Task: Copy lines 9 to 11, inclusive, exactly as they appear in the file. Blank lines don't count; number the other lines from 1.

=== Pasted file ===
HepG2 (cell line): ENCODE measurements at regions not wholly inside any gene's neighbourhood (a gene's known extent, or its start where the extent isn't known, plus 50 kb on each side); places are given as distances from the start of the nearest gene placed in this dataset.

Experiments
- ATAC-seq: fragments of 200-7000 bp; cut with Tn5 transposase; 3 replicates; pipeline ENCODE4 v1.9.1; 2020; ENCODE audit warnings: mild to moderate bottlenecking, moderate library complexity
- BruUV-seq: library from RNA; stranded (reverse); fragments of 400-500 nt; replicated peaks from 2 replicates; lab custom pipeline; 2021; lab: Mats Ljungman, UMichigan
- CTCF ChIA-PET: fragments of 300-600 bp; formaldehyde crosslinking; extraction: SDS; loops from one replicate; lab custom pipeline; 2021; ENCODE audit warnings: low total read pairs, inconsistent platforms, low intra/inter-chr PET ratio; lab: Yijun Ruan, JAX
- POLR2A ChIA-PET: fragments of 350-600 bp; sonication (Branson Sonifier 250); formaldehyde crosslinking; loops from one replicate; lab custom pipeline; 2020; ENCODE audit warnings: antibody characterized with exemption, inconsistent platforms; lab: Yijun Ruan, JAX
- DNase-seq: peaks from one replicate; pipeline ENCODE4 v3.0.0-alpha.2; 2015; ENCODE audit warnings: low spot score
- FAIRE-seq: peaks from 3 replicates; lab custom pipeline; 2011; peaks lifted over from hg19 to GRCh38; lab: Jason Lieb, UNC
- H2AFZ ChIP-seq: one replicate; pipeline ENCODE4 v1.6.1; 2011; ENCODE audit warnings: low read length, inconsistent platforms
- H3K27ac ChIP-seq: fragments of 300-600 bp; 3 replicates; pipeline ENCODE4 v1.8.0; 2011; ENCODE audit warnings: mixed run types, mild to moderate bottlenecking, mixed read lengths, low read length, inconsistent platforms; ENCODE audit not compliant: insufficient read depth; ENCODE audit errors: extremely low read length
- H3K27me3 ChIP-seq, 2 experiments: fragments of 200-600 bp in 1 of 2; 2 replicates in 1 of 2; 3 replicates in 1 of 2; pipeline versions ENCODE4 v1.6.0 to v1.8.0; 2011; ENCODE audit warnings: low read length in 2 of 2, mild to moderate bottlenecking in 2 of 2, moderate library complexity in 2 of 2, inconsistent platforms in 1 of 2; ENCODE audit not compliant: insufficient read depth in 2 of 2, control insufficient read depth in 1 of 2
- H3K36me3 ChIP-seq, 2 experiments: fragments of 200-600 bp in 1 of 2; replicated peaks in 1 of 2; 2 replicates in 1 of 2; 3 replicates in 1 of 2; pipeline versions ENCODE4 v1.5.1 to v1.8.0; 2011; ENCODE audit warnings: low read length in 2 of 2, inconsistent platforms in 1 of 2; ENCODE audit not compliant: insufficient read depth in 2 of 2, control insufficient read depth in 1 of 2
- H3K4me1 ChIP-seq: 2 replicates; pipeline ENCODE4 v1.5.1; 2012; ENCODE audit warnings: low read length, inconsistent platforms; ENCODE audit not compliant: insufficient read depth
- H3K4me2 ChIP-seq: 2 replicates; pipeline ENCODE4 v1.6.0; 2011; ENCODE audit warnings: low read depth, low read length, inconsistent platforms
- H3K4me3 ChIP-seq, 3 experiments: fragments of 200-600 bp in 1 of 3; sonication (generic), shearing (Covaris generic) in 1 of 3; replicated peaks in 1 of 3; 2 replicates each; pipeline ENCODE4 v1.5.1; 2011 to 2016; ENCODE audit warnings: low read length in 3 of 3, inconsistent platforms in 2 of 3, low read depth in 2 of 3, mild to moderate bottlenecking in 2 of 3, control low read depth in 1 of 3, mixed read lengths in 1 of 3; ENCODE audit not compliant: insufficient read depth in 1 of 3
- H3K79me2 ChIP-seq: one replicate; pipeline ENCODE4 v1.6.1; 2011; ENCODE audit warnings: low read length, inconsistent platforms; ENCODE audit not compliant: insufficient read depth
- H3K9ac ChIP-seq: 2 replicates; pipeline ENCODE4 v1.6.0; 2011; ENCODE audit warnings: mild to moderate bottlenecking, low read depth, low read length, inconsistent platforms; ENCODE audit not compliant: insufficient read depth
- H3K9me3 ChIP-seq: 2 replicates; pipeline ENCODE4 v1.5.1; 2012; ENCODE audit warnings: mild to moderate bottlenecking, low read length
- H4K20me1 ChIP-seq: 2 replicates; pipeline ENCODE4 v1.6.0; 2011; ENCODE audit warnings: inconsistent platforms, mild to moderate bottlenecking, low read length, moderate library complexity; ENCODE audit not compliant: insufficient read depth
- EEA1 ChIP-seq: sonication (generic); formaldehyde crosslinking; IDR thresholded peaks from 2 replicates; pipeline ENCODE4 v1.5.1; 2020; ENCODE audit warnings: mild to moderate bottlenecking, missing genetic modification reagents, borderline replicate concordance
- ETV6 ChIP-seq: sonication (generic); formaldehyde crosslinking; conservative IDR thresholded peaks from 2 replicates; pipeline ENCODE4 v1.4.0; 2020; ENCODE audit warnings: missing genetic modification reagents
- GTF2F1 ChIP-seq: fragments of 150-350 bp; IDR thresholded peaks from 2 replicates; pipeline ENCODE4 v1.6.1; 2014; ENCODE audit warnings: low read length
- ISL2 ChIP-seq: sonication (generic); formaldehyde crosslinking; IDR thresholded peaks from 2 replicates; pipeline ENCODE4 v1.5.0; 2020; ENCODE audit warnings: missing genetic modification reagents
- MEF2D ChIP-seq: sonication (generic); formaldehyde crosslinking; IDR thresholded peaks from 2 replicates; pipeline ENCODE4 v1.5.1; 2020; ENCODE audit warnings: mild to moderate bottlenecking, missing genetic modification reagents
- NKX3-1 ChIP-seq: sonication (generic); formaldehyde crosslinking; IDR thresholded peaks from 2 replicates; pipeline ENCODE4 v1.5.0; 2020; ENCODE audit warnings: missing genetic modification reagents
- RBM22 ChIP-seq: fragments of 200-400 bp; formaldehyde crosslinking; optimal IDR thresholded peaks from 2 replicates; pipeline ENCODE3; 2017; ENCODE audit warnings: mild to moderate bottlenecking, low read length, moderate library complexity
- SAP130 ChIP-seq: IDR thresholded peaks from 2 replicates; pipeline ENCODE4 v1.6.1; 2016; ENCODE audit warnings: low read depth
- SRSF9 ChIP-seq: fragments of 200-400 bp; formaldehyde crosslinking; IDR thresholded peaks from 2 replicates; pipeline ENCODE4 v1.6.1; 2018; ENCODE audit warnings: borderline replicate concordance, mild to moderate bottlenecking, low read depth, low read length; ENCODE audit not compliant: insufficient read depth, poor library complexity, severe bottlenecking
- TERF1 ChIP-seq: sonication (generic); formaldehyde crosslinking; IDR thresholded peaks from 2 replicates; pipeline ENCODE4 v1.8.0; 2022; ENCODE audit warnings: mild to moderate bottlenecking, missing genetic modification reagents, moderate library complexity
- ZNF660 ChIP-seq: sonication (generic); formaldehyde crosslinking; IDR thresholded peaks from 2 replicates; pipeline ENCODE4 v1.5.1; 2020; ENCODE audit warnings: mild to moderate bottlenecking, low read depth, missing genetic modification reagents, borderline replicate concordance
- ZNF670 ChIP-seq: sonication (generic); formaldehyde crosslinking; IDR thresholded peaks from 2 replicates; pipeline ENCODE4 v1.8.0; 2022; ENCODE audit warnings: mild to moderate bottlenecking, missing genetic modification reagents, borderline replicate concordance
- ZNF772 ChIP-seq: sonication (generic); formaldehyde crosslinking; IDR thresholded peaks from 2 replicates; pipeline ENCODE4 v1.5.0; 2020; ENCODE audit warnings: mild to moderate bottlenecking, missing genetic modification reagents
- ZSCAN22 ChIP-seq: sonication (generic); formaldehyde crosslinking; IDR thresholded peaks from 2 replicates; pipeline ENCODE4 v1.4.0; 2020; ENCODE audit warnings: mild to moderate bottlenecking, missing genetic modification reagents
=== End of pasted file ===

- H2AFZ ChIP-seq: one replicate; pipeline ENCODE4 v1.6.1; 2011; ENCODE audit warnings: low read length, inconsistent platforms
- H3K27ac ChIP-seq: fragments of 300-600 bp; 3 replicates; pipeline ENCODE4 v1.8.0; 2011; ENCODE audit warnings: mixed run types, mild to moderate bottlenecking, mixed read lengths, low read length, inconsistent platforms; ENCODE audit not compliant: insufficient read depth; ENCODE audit errors: extremely low read length
- H3K27me3 ChIP-seq, 2 experiments: fragments of 200-600 bp in 1 of 2; 2 replicates in 1 of 2; 3 replicates in 1 of 2; pipeline versions ENCODE4 v1.6.0 to v1.8.0; 2011; ENCODE audit warnings: low read length in 2 of 2, mild to moderate bottlenecking in 2 of 2, moderate library complexity in 2 of 2, inconsistent platforms in 1 of 2; ENCODE audit not compliant: insufficient read depth in 2 of 2, control insufficient read depth in 1 of 2